under very public federal investigation, it`s anybody`s guess.  It did lead 

to this excellent “A.P.” photo caption today, “Virginia Governor Terry 

McAuliffe speaks to reporters.  McAuliffe questioned about a federal probe 

of donations to his campaign says he is confident he followed the law.”

He`s confident he followed the law.  If not, the parole officers he just 

met seemed very, very nice.  

We`ll be right back.  


MADDOW:  Do you live in the great state of Alabama?  If so, are you a 

decent and honest person?  If so, would you please consider running for 

office?  Your state needs you.  

I mean, honestly, everybody out there even if you don`t live in Alabama, if 

you have decent and honest and patriotic friends and relatives who live in 

Alabama, would you please do Alabama a favor and call that person who you 

know in that state and tell them to run for office?  

Alabama needs help at some very high levels.  Alabama is in this bizarre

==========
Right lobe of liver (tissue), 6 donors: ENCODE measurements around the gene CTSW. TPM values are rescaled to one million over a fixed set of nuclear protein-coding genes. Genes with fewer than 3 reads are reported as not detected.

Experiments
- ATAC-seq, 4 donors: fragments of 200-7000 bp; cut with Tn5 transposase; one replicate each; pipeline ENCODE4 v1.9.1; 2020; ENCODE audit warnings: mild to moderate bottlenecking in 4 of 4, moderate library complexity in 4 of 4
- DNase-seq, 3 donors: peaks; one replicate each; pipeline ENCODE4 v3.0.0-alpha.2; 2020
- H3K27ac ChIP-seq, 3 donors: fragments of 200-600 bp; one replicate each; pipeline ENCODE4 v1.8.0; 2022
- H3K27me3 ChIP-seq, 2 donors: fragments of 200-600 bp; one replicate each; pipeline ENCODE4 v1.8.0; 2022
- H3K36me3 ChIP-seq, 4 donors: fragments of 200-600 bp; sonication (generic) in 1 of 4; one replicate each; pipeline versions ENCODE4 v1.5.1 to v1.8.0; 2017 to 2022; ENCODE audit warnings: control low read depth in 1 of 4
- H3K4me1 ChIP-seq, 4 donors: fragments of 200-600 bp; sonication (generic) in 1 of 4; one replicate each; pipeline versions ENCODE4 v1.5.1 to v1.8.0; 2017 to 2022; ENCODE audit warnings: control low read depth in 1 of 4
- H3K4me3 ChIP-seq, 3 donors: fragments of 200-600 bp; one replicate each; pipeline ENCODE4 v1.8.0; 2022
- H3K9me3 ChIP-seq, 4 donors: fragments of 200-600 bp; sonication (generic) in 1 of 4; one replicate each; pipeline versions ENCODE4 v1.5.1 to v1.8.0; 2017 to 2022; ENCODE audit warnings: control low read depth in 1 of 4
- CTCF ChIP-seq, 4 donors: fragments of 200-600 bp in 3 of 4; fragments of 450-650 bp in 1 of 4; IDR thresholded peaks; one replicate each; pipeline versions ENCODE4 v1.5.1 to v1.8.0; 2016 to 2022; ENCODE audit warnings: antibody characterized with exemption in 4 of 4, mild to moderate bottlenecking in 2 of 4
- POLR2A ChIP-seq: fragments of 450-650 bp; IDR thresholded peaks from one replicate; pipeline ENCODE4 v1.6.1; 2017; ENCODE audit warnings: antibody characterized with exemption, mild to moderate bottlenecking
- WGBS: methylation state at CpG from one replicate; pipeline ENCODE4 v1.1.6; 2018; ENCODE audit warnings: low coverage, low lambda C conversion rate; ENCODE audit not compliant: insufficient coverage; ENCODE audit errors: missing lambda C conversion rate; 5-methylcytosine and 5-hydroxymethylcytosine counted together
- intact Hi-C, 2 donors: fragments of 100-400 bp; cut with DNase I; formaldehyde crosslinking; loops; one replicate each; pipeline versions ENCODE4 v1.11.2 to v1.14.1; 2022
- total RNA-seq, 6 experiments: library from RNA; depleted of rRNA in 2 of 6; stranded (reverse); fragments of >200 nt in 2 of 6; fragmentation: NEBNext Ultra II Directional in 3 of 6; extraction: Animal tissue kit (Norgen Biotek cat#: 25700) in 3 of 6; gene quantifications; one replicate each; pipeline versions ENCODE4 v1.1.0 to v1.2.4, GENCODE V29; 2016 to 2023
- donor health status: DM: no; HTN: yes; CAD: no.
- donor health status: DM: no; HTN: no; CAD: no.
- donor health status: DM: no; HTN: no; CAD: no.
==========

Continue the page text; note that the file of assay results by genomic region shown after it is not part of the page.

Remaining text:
situation right now.  I don`t think I`ve ever seen another state in a 

situation like this, but the head of the legislative branch, the head of 

the executive branch, and the head of the judicial branch are all in super 

deep water all at the same time.

The chief justice of the Alabama Supreme Court has been removed from the 

bench for ethics concerns.  The speaker of the House in Alabama – not the 

past speaker of the House, not some guy who used to be in the legislature, 

but the guy currently speaker of the House, he`s on trial as of this week 

on 23 felony corruption charges.  

Yesterday, there were opening statements in that trial.  It was reportedly 

a packed house, a who`s who of Alabama politician all turned out to go see 

the speaker of the house on trial.  One of the things, they got to see is 

the defense lawyer giving his opening remarks in the trial while, quote,